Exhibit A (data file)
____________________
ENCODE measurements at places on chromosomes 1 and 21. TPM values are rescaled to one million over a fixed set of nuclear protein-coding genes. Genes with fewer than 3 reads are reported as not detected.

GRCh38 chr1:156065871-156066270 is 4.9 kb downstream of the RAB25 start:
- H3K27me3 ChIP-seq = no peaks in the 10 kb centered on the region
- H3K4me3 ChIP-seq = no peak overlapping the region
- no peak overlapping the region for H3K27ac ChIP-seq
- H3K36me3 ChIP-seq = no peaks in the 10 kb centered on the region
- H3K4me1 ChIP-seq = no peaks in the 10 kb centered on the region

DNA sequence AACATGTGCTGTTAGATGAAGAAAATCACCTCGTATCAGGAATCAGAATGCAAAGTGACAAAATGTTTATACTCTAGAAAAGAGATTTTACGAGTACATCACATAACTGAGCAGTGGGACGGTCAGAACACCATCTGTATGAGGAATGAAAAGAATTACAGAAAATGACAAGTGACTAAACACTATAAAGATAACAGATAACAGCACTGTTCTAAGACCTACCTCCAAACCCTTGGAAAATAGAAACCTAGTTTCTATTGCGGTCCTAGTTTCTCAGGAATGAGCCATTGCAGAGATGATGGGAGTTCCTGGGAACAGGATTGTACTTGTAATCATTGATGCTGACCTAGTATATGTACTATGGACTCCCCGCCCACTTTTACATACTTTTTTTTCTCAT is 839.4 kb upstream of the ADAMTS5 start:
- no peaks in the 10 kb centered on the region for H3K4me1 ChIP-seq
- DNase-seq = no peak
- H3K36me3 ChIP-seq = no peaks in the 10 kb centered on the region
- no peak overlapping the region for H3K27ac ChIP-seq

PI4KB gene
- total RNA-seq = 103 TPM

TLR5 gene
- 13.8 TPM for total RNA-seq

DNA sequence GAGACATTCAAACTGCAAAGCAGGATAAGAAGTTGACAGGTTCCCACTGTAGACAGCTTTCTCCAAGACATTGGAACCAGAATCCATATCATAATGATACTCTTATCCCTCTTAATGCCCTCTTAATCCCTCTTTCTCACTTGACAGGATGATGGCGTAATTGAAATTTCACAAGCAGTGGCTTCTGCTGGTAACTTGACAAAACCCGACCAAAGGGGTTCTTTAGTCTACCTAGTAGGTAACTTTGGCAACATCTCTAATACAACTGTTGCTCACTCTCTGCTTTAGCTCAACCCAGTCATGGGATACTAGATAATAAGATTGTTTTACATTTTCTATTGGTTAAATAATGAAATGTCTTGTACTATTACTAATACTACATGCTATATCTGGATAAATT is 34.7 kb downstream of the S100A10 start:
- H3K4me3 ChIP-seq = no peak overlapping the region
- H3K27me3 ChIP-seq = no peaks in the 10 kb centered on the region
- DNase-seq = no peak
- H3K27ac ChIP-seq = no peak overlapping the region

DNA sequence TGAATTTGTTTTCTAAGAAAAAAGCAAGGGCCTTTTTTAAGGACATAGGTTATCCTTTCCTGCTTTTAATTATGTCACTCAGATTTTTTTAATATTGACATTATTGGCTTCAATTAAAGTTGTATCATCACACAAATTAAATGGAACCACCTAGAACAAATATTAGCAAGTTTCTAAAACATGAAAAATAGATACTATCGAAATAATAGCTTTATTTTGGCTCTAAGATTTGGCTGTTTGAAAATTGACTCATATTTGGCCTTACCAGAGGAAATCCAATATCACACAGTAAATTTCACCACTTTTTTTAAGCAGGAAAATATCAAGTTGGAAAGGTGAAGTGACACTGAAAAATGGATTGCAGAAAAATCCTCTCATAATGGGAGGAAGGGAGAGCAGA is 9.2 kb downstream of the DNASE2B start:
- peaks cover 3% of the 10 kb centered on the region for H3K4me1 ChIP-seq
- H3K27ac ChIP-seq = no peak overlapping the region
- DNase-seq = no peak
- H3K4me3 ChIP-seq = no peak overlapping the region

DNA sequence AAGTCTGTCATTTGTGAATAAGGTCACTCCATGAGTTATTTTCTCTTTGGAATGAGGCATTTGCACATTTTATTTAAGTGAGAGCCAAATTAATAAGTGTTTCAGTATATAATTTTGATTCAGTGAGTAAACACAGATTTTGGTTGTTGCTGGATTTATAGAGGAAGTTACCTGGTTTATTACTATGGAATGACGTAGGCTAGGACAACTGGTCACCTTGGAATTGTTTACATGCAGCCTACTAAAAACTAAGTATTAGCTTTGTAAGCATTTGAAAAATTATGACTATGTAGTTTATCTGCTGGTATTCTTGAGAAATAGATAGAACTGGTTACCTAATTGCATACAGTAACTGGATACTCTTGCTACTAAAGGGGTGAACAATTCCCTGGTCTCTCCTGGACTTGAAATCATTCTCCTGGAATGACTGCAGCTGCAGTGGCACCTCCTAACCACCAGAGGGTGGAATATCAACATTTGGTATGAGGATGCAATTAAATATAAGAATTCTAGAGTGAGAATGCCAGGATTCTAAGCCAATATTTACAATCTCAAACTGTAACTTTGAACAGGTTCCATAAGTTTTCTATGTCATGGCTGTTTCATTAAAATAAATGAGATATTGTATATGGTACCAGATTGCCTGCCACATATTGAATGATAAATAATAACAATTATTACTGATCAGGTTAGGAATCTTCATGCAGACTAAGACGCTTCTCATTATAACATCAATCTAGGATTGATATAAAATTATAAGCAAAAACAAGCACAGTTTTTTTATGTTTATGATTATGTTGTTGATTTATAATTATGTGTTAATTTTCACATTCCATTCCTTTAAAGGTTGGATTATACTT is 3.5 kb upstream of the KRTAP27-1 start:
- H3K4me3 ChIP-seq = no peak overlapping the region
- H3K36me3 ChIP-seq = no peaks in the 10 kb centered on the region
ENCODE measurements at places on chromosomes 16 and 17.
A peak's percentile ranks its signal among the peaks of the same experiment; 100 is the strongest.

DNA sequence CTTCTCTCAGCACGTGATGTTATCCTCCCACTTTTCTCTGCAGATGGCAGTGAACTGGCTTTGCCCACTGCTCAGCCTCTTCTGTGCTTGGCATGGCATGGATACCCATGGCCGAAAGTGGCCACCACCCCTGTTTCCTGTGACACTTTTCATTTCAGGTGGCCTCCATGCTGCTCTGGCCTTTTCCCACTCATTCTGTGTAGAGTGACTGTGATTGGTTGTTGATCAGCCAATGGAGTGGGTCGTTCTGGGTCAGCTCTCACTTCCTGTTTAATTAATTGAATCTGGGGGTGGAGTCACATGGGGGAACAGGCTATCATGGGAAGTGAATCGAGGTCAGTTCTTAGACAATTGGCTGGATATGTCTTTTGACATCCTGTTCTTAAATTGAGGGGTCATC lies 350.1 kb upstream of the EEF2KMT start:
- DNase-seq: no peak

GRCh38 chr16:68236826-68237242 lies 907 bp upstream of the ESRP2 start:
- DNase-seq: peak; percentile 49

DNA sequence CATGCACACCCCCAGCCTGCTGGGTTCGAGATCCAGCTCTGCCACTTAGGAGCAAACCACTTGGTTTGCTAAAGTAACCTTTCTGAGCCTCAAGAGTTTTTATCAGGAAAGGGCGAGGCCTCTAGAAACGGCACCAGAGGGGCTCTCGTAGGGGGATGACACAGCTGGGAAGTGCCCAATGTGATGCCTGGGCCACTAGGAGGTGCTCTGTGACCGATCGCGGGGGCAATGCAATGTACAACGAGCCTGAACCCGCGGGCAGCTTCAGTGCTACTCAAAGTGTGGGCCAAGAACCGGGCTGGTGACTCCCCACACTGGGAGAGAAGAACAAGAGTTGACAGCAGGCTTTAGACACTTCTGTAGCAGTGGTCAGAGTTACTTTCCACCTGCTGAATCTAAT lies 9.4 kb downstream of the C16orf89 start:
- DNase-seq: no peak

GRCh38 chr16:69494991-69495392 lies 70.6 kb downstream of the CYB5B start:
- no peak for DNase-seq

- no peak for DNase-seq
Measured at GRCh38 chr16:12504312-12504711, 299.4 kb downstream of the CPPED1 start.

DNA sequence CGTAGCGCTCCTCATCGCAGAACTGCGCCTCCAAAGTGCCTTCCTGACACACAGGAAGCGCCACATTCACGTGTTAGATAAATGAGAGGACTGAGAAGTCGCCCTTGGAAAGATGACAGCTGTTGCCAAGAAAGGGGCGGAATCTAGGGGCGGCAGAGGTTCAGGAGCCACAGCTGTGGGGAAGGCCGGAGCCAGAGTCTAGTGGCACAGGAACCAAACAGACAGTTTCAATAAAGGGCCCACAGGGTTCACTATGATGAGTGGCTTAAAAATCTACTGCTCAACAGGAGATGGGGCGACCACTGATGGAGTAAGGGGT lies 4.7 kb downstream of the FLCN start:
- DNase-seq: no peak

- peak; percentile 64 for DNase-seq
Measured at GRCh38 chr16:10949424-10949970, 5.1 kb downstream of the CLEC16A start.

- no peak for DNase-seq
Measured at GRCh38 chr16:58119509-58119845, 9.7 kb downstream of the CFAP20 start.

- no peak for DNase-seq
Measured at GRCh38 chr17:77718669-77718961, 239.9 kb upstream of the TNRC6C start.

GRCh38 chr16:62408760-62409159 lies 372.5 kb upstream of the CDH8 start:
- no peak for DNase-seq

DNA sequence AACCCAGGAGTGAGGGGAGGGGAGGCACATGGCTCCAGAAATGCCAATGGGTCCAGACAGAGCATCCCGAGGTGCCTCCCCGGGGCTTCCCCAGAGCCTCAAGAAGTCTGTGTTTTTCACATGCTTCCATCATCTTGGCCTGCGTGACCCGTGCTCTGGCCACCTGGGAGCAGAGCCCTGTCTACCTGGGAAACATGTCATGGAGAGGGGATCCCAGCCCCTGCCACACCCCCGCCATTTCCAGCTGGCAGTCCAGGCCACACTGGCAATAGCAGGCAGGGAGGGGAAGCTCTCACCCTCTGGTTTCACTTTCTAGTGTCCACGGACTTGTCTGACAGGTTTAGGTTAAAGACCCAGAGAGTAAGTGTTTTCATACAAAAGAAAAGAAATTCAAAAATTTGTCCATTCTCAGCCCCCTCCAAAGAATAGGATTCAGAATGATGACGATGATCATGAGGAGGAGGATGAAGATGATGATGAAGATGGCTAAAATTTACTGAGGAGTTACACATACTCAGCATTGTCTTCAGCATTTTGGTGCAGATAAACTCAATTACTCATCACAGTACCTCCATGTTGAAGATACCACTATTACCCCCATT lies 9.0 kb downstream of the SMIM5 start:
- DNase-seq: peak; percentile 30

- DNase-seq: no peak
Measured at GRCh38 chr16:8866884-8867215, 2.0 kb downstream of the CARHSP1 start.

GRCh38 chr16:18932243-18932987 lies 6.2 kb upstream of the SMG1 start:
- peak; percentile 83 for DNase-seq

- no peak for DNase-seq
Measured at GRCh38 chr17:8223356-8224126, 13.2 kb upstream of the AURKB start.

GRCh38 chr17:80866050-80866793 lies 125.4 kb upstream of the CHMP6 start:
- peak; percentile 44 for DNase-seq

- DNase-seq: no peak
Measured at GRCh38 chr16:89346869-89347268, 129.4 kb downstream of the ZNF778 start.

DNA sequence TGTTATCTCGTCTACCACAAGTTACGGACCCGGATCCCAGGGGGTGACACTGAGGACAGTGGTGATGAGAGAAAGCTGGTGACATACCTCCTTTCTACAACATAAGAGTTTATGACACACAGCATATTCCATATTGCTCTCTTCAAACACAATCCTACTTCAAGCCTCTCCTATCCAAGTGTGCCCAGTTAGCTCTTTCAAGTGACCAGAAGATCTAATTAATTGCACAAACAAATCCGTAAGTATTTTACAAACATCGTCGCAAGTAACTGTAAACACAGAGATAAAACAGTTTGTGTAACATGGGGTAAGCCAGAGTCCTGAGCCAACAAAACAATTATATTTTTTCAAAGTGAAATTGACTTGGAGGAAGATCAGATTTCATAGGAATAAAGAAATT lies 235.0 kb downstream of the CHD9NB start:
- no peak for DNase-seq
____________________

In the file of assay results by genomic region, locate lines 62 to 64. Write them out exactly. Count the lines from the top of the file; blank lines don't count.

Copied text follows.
- DNase-seq: no peak
Measured at GRCh38 chr16:89346869-89347268, 129.4 kb downstream of the ZNF778 start.

DNA sequence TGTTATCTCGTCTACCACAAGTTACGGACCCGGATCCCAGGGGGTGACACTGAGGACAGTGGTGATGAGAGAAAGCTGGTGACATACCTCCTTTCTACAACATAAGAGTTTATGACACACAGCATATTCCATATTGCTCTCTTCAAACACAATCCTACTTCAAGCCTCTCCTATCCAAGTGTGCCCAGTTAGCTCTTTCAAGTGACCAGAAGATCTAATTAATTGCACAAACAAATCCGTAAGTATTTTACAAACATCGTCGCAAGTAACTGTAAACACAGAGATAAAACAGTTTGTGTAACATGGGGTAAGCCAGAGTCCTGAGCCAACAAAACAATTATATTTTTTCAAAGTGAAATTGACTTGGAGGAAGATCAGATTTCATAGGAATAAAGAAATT lies 235.0 kb downstream of the CHD9NB start: